The Malta Independent 2 February 2023, Thursday
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Dolphins and turtles need their marine home to be a safer place

Sunday, 3 July 2022, 08:52 Last update: about 8 months ago

Long-term scientific research led by conservation biologist Prof Adriana Vella leading the Conservation Biology Research Group at the University of Malta (CBRG-UM) has been recording a dramatic increase in the number of vessels, jet skis, power and speed boats roam around Maltese waters especially in summer with consequent increments in traffic, noise and waste pollution.  The latter is damaging and dangerous to dolphins and turtles apart from all other marine species especially when considering the higher speeds with which these travel.

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The NGO BICREF, the AFM and Transport Malta and many fishermen and sea-users also support this long-term research started back in 1997 and promoting dolphin, whale and various other marine species conservation in this part of the Mediterranean.  Anyone may assist and appreciate marine life in a respectful manner. All dolphin and whale species and also turtle species are legally protected and should be kept safe to contribute their important ecological role in our seas.  Too much noise, disturbance, plastic, chemical or light pollution deteriorate their health and survival.  Their natural environment is already facing changes due to climate change and past impacts on marine life, so greater care to allow their survival is essential. 

Dolphin and whale watching has also already been reported to increase and encourage disturbance especially since like many businesses, profit ends up leading the way to more and more expansion of the activity. 

Locally many species are legally protected by national and international laws but there is still much to be done to effectively protect these species, including the need to regularise and monitor profit-making activities that may jeopardise these vulnerable species. When many people are encouraged to see dolphins and turtles close by, it is clear that these shall not be safe in their marine homes, already degraded by extensive vessel traffic, noise and plastic pollution and declining food sources. That is why carefully taken wildlife documentaries are encouraged over mass tourism toward wildlife watching destinations that affect the normal behaviours of these species and change the natural environment in which they live.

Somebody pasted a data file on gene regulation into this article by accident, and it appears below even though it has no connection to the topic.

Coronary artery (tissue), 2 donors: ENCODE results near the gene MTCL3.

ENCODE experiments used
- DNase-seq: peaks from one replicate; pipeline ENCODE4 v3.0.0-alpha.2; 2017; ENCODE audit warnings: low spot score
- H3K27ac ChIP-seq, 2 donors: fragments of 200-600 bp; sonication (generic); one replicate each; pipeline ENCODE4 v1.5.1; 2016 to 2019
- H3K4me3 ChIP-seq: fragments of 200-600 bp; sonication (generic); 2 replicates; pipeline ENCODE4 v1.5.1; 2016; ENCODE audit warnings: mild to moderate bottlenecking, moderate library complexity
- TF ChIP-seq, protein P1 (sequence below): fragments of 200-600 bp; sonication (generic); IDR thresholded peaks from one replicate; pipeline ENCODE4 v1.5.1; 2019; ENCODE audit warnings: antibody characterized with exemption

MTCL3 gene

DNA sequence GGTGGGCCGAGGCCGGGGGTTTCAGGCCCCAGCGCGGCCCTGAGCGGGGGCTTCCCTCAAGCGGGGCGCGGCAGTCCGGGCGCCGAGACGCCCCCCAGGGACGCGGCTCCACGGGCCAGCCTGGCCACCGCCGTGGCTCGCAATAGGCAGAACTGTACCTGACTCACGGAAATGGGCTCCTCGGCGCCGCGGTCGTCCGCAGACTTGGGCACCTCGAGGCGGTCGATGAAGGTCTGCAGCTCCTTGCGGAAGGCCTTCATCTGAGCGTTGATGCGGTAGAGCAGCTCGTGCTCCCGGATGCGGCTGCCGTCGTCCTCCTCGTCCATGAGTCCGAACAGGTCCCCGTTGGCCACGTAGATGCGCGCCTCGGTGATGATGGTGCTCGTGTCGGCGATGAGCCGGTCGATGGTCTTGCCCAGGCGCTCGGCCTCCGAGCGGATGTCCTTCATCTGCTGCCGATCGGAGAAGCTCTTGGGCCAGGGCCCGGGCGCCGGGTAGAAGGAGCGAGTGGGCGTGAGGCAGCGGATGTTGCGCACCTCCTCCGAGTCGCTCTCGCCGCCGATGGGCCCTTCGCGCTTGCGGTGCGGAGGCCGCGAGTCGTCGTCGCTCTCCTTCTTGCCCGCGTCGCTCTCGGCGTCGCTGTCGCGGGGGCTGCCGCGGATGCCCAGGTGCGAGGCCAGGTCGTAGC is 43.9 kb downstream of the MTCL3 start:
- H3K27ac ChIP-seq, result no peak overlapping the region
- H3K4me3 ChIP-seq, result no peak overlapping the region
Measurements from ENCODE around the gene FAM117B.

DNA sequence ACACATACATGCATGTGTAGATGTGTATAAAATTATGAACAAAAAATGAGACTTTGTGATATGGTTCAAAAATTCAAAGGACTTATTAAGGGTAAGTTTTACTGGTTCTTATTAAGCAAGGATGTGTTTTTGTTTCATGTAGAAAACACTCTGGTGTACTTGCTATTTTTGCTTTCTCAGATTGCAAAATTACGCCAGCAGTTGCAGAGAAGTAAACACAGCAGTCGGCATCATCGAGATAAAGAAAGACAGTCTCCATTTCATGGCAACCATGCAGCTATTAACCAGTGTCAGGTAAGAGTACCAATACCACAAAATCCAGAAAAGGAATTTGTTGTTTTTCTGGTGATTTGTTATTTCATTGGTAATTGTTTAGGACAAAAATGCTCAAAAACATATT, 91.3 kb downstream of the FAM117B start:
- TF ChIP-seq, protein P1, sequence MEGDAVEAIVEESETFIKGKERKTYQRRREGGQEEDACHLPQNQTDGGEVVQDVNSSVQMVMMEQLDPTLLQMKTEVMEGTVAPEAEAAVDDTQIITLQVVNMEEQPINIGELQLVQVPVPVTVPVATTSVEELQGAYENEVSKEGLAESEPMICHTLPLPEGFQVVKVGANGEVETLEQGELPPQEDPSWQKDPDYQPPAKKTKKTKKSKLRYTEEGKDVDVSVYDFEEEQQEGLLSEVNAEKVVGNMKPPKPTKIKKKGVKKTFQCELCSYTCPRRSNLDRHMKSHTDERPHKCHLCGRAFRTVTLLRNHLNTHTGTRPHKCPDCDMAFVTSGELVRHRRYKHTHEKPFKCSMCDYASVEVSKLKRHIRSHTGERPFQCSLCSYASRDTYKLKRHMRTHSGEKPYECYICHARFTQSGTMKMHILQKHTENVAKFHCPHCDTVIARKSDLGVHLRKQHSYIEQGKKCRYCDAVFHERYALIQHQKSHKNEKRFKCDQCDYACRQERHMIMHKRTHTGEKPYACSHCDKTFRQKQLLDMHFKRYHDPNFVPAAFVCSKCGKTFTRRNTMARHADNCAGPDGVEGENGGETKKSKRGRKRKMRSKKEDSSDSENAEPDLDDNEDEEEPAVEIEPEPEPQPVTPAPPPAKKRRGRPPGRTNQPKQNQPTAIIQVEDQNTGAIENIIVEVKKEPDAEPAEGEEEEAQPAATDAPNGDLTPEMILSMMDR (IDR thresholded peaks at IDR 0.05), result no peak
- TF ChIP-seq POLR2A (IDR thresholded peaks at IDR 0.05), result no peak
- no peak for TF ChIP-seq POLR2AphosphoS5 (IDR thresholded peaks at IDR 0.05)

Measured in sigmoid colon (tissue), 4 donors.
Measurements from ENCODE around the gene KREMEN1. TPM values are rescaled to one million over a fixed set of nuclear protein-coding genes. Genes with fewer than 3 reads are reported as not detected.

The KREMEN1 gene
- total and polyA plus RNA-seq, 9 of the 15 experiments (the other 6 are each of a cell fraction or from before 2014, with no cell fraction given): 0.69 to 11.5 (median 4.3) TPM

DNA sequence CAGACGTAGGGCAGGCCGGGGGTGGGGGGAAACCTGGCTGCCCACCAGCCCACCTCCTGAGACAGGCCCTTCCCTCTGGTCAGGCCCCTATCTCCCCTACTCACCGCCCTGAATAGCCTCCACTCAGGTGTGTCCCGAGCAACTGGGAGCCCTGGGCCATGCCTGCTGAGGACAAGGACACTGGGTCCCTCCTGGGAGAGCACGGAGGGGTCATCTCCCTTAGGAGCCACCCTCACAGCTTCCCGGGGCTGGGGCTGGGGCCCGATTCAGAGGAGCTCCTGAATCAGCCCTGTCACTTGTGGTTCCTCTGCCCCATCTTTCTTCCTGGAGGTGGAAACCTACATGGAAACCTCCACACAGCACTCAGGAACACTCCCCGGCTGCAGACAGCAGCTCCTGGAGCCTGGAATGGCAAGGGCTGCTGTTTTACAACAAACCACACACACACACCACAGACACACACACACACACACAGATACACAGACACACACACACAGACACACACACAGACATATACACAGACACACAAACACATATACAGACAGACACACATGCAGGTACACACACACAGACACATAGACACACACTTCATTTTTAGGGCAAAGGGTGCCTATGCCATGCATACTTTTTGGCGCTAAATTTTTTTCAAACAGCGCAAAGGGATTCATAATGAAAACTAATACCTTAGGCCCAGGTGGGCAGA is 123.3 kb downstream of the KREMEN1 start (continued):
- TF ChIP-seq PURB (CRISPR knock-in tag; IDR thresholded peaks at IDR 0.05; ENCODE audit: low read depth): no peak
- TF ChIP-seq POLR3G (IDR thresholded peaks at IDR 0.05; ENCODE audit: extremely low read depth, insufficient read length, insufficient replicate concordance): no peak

More recent scientific studies have found that dolphin population characteristics should be accounted for when determining the possibilities for any profit making dolphin-watching operations in a given area.  Small closed resident populations with limited food sources are more vulnerable to disturbance.  The Maltese Islands are small in size and surrounded with over-exploited and heavily impacted marine environment, which already affect the numbers and survival of vulnerable species.  Enforcement of conservation laws and maritime traffic regulations for Maltese waters need to be addressed.  The Agreement on the Conservation of Cetaceans of the Black Sea, Mediterranean Sea and contiguous Atlantic area (ACCOBAMS) is a legal conservation tool based on cooperation. Its purpose is to reduce threats to cetaceans notably by improving current knowledge on these animals. This intergovernmental Agreement provides the demonstration of the commitment to preserve all species of cetaceans and their habitats within the geographical Agreement area by the enforcement of more stringent measures.

Both the Conservation Biology Research Group at the University of Malta and the NGO BICREF are both long-term partners of ACCOBAMS in promoting conservation for these vulnerable species.  Prof Adriana Vella is also Malta's National Focal Point for the European Cetacean Society, the European organisation that has been at the fore in dolphin and whale conservation research.  She is currently leading local research as part of the SEA MARVEL project that focuses on the conservation of dolphins, turtles and marine life, the role played by Natura 2000 sites and the abundance of pollution in Maltese waters.  This project brings together different stakeholders to promote effective conservation. It also has various associate partners, including ACCOBAMS, Ministry for Environment, Ministry for Education, and fishermen.  This project promotes accurate awareness of the status and dangers facing marine species and the necessary targets for effective conservation

Contact Prof Adriana Vella for any further information on : [email protected]


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